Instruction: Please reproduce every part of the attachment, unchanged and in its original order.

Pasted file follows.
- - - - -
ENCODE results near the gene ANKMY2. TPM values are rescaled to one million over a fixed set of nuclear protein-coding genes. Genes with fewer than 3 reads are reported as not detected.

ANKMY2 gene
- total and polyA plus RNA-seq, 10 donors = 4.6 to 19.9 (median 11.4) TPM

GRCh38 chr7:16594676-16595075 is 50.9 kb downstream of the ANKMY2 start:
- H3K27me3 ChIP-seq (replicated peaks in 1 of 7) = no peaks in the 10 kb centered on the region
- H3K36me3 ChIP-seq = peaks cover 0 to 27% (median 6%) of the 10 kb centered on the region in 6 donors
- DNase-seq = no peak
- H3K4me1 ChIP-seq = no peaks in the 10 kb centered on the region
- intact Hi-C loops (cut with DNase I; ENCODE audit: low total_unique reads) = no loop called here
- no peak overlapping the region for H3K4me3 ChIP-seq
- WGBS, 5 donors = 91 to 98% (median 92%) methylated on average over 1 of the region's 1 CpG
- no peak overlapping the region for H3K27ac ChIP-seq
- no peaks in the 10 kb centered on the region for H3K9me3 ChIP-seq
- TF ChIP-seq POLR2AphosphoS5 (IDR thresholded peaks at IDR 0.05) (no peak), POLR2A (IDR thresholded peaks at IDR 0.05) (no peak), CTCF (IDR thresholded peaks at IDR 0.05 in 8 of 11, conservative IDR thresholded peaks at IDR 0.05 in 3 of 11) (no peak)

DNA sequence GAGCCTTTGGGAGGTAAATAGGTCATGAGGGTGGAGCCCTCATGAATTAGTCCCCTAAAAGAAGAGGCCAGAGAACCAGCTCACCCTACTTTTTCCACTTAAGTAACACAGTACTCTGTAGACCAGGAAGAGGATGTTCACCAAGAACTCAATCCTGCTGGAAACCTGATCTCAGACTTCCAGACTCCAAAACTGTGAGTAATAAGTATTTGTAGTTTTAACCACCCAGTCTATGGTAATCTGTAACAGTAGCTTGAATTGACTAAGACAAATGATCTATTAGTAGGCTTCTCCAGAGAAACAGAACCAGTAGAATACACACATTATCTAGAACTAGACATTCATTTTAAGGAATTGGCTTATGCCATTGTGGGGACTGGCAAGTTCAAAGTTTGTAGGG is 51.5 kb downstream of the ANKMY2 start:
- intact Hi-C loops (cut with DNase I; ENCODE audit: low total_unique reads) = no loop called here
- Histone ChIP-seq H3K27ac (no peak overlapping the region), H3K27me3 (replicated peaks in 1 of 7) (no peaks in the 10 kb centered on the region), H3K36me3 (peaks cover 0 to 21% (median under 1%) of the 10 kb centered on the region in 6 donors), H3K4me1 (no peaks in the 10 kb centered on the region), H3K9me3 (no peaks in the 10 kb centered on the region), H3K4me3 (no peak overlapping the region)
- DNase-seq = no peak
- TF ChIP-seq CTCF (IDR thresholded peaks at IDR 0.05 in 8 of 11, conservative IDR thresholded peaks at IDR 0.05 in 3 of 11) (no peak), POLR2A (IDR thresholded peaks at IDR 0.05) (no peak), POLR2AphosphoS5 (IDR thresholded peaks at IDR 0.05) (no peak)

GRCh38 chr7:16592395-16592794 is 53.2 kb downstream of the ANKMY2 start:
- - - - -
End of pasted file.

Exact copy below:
ENCODE results near the gene ANKMY2. TPM values are rescaled to one million over a fixed set of nuclear protein-coding genes. Genes with fewer than 3 reads are reported as not detected.

ANKMY2 gene
- total and polyA plus RNA-seq, 10 donors = 4.6 to 19.9 (median 11.4) TPM

GRCh38 chr7:16594676-16595075 is 50.9 kb downstream of the ANKMY2 start:
- H3K27me3 ChIP-seq (replicated peaks in 1 of 7) = no peaks in the 10 kb centered on the region
- H3K36me3 ChIP-seq = peaks cover 0 to 27% (median 6%) of the 10 kb centered on the region in 6 donors
- DNase-seq = no peak
- H3K4me1 ChIP-seq = no peaks in the 10 kb centered on the region
- intact Hi-C loops (cut with DNase I; ENCODE audit: low total_unique reads) = no loop called here
- no peak overlapping the region for H3K4me3 ChIP-seq
- WGBS, 5 donors = 91 to 98% (median 92%) methylated on average over 1 of the region's 1 CpG
- no peak overlapping the region for H3K27ac ChIP-seq
- no peaks in the 10 kb centered on the region for H3K9me3 ChIP-seq
- TF ChIP-seq POLR2AphosphoS5 (IDR thresholded peaks at IDR 0.05) (no peak), POLR2A (IDR thresholded peaks at IDR 0.05) (no peak), CTCF (IDR thresholded peaks at IDR 0.05 in 8 of 11, conservative IDR thresholded peaks at IDR 0.05 in 3 of 11) (no peak)

DNA sequence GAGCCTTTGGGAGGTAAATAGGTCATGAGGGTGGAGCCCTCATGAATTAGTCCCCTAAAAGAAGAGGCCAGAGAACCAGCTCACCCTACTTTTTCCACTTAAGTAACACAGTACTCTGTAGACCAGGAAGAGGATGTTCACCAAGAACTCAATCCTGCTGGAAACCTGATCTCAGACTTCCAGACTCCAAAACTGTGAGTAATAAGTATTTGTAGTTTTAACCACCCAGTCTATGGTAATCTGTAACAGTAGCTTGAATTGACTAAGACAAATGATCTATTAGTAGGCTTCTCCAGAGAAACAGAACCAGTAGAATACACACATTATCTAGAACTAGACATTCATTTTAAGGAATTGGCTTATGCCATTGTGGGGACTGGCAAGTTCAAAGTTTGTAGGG is 51.5 kb downstream of the ANKMY2 start:
- intact Hi-C loops (cut with DNase I; ENCODE audit: low total_unique reads) = no loop called here
- Histone ChIP-seq H3K27ac (no peak overlapping the region), H3K27me3 (replicated peaks in 1 of 7) (no peaks in the 10 kb centered on the region), H3K36me3 (peaks cover 0 to 21% (median under 1%) of the 10 kb centered on the region in 6 donors), H3K4me1 (no peaks in the 10 kb centered on the region), H3K9me3 (no peaks in the 10 kb centered on the region), H3K4me3 (no peak overlapping the region)
- DNase-seq = no peak
- TF ChIP-seq CTCF (IDR thresholded peaks at IDR 0.05 in 8 of 11, conservative IDR thresholded peaks at IDR 0.05 in 3 of 11) (no peak), POLR2A (IDR thresholded peaks at IDR 0.05) (no peak), POLR2AphosphoS5 (IDR thresholded peaks at IDR 0.05) (no peak)

GRCh38 chr7:16592395-16592794 is 53.2 kb downstream of the ANKMY2 start: